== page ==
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Although many of us get sleepier in the autumn and winter and want to spend more time in bed, Juris Svaža, an associate professor at Rīga Stradiņš University (RSU) and the Head of the Sleep Laboratory at the RSU Institute of Stomatology, believes that the darker seasons shouldn't affect our need for sleep. Svaža notes that 7 - 7,5 hours of sleep are enough for most of us.

'We aren't bears or hedgehogs who sleep through the winter. If you start to sleep longer during the days just because you have nothing to do because it is dark outside you could get fake insomnia. Sometimes people go to the doctor and complain about sleeplessness, but it turns out they actually spend too much time in bed,' says the Head of the RSU Sleep Lab.

Everyone has to stick to their own daily cycle, keeping their individual needs in mind. If six hours sleep is usually enough, you don't have to sleep eight hours in the darker months, while someone else always needs nine hours regardless of the time of year.

There are, however, good sleepers and bad sleepers. Good sleepers sleep very well at night, and can sleep another hour during the day, but poor sleepers have poorer sleep quality, and various anxieties and experiences adversely affect the quality of their sleep. 'These people should think about so-called sleep hygiene. One of the basic principles of sleep hygiene is when you keep to the same times for going to bed and waking almost every day, including the holidays,' explains the sleep specialist.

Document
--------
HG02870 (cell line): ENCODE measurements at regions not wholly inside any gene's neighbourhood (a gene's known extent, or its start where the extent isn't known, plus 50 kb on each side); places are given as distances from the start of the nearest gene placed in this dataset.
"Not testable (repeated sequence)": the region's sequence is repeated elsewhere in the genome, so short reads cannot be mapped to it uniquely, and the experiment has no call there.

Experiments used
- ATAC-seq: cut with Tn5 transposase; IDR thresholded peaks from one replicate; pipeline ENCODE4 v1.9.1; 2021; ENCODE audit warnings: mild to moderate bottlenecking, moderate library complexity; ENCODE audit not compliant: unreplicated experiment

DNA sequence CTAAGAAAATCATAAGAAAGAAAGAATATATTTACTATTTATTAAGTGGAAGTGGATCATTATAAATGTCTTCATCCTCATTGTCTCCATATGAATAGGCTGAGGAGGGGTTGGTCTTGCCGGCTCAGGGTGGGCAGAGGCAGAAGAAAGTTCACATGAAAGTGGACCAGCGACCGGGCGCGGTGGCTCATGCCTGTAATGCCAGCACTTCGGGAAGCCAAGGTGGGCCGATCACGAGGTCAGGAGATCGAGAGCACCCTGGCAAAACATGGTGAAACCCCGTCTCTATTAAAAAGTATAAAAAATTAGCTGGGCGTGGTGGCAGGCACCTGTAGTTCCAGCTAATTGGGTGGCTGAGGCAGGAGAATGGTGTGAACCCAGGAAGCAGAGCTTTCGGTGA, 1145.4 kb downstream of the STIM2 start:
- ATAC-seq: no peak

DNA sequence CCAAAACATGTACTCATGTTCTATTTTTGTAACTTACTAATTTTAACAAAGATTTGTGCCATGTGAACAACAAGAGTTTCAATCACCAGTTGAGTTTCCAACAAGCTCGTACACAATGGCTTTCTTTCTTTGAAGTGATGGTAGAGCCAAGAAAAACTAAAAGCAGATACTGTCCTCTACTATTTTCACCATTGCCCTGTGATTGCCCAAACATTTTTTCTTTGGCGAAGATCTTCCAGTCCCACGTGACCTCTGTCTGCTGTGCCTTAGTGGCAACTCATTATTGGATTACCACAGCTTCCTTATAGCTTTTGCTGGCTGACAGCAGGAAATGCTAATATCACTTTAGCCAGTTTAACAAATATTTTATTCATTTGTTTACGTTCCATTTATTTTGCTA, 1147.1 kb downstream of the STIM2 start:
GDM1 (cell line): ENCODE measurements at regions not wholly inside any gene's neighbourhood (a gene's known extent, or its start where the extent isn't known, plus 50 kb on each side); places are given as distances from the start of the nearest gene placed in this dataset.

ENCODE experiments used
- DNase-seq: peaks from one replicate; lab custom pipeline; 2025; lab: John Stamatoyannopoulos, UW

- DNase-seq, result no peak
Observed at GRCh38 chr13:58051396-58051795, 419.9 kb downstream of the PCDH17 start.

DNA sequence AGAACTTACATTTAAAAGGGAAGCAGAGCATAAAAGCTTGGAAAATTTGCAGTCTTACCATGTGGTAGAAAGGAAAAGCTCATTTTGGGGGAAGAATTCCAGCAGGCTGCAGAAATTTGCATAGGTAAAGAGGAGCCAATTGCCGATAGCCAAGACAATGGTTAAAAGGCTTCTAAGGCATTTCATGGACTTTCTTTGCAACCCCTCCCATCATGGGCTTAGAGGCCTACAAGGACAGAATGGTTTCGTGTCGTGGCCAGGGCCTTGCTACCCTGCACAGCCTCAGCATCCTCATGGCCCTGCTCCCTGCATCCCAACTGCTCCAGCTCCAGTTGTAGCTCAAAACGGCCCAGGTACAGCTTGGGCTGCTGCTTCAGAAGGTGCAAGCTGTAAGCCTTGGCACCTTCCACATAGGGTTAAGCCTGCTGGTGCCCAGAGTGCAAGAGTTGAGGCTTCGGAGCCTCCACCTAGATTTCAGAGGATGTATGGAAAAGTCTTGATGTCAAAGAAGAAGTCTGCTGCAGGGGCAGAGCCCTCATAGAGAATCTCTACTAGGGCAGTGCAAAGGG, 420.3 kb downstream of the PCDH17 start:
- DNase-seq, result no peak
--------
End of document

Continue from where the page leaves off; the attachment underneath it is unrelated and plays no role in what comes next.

'The other very important thing - if you can't sleep, get up and do something! Tossing and turning in bed is not good - people start to think negative thoughts and enter into a vicious circle worrying about sleeping badly, being dissatisfied with the quality of sleep in the morning, and fearing sleeplessness in the evenings and so on.'

It is worth noting that it is good to dim the lights about half an hour before going to bed so that the light is calmer and in the yellow spectrum. 'This allows you to create the conditions to get your body ready to go to bed.' However, those who feel sleepy during the day in the autumn and winter should use bright lighting.